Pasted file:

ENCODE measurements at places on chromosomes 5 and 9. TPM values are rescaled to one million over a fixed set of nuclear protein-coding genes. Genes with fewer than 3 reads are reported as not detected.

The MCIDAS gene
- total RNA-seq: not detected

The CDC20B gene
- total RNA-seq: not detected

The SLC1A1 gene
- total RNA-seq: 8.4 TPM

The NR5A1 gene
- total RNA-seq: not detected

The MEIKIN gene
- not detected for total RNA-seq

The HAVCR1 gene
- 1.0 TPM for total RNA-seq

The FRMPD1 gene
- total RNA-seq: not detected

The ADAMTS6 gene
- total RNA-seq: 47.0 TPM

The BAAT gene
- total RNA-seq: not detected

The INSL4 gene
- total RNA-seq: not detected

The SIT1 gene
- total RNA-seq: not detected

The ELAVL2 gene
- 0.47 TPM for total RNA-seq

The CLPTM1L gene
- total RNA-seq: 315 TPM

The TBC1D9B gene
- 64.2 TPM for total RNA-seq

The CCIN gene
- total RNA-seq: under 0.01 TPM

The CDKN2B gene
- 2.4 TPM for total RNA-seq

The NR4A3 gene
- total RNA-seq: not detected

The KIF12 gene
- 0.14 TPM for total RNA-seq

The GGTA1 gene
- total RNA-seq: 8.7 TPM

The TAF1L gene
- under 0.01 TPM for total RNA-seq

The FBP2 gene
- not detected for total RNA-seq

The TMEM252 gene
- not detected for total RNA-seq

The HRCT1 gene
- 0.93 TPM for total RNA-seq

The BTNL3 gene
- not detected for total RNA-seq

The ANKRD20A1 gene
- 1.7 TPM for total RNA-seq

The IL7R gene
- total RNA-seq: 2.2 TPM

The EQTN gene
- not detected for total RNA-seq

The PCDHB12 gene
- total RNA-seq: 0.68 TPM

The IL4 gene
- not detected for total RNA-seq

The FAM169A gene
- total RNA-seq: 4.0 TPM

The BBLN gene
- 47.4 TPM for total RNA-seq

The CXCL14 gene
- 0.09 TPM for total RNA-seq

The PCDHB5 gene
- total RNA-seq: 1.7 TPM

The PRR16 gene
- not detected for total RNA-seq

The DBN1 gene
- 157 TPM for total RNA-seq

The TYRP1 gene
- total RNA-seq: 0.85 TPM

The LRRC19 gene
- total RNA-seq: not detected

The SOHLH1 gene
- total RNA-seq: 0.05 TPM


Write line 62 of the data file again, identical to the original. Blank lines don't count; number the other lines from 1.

The BBLN gene